Women’s Psychospiritual Paths Before, During, and After Finding It Difficult to Pray to a Male God

  • Kathleen Mulrenin

Abstract

In this brief excerpt from a dialogue, the novelist Alice Walker (1982) captures an important shift in perspective that one woman, Shug, has already undertaken and is gently leading another woman, Celie, to consider. Shug’s perspective is that of a black woman who is aware of the use of religious images in a specific cultural context, namely, the image of a white, male God, in a white, male-dominated society. Research in cultural anthropology (Eisler, 1987; Lerner, 1986; Stone, 1976) and writings by black (Cone, 1970; Jones, 1987) and feminist theologians (Geller, 1983; Ronan, Taussig, & Cady, 1986; Spretnak, 1982) suggest that changes in images of the divine often reflect changes in individual and cultural psychologies. Jones (1987, p. ix) writes: “Especially the concept of God, when it is alien, can hold one, mind and body, in bondage to a distorted understanding of one’s own true selfhood, one’s own humanity, and in the case of Black people, the meaning of one’s own blackness.”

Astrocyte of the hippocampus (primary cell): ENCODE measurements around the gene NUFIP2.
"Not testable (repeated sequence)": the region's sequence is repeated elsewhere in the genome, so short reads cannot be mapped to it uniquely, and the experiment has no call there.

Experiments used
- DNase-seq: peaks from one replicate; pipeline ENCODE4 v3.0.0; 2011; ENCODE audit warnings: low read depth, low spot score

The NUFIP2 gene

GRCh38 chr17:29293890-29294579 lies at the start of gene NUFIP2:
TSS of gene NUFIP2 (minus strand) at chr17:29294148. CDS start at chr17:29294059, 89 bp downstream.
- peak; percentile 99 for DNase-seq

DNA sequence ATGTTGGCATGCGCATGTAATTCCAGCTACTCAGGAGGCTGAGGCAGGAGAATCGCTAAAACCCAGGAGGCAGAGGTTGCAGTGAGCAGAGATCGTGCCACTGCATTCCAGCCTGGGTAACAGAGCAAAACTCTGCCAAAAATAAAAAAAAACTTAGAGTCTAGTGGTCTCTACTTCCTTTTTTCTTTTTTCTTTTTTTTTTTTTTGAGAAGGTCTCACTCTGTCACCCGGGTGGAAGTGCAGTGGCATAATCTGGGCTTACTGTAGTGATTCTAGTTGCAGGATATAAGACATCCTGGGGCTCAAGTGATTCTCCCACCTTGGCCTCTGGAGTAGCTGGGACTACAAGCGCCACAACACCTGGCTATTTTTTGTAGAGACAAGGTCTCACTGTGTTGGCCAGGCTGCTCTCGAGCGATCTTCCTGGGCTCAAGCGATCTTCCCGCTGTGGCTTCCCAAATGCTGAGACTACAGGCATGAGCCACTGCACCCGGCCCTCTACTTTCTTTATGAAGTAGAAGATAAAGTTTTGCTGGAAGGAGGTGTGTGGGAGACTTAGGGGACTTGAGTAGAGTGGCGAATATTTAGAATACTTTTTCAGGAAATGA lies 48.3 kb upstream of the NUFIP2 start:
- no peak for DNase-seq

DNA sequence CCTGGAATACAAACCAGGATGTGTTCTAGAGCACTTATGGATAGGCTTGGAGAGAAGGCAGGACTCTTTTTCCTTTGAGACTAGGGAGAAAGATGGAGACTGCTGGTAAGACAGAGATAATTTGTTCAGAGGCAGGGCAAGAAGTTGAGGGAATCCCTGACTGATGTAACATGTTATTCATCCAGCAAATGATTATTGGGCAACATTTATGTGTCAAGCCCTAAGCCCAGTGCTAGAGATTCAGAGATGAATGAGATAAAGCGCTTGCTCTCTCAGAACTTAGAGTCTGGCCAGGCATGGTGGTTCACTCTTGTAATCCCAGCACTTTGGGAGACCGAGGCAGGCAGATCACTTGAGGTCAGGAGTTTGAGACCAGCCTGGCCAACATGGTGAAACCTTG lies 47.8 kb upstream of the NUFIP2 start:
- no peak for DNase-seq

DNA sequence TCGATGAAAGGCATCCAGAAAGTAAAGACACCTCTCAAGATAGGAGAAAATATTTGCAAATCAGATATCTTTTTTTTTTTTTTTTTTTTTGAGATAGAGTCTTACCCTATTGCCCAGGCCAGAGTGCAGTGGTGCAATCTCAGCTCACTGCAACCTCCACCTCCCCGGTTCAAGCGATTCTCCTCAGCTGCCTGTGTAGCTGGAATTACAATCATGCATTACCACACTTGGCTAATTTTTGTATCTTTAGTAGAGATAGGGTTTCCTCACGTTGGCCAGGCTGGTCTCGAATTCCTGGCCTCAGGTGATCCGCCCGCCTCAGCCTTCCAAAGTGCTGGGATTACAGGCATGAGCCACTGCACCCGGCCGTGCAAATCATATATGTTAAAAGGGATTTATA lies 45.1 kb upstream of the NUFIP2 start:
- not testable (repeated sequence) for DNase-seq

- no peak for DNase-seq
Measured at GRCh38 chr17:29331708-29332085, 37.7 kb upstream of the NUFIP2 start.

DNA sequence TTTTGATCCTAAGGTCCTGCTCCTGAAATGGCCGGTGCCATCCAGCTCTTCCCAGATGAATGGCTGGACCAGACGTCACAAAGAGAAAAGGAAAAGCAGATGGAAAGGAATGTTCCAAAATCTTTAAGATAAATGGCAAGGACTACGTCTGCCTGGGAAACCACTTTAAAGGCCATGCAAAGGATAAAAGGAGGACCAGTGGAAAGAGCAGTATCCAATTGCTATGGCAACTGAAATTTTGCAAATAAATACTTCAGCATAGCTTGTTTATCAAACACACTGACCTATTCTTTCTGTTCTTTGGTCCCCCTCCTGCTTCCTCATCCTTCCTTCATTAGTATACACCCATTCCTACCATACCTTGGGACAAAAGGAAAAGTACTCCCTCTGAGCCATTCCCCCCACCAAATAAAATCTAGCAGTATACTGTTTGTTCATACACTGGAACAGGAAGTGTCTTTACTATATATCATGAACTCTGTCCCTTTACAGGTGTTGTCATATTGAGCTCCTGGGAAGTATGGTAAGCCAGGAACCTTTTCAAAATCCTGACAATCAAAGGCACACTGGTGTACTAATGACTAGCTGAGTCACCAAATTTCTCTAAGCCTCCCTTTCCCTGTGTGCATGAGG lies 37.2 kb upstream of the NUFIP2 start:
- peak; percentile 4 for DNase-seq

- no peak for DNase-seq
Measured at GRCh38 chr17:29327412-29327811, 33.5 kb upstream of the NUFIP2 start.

Keywords

Religious Tradition Male Image Mature Spirituality Faith Development Feminist Theologian 
These keywords were added by machine and not by the authors. This process is experimental and the keywords may be updated as the learning algorithm improves.

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Copyright information

© Springer Science+Business Media New York 1998

Authors and Affiliations

  • Kathleen Mulrenin
    • 1
  1. 1.Butler HospitalProvidenceUSA

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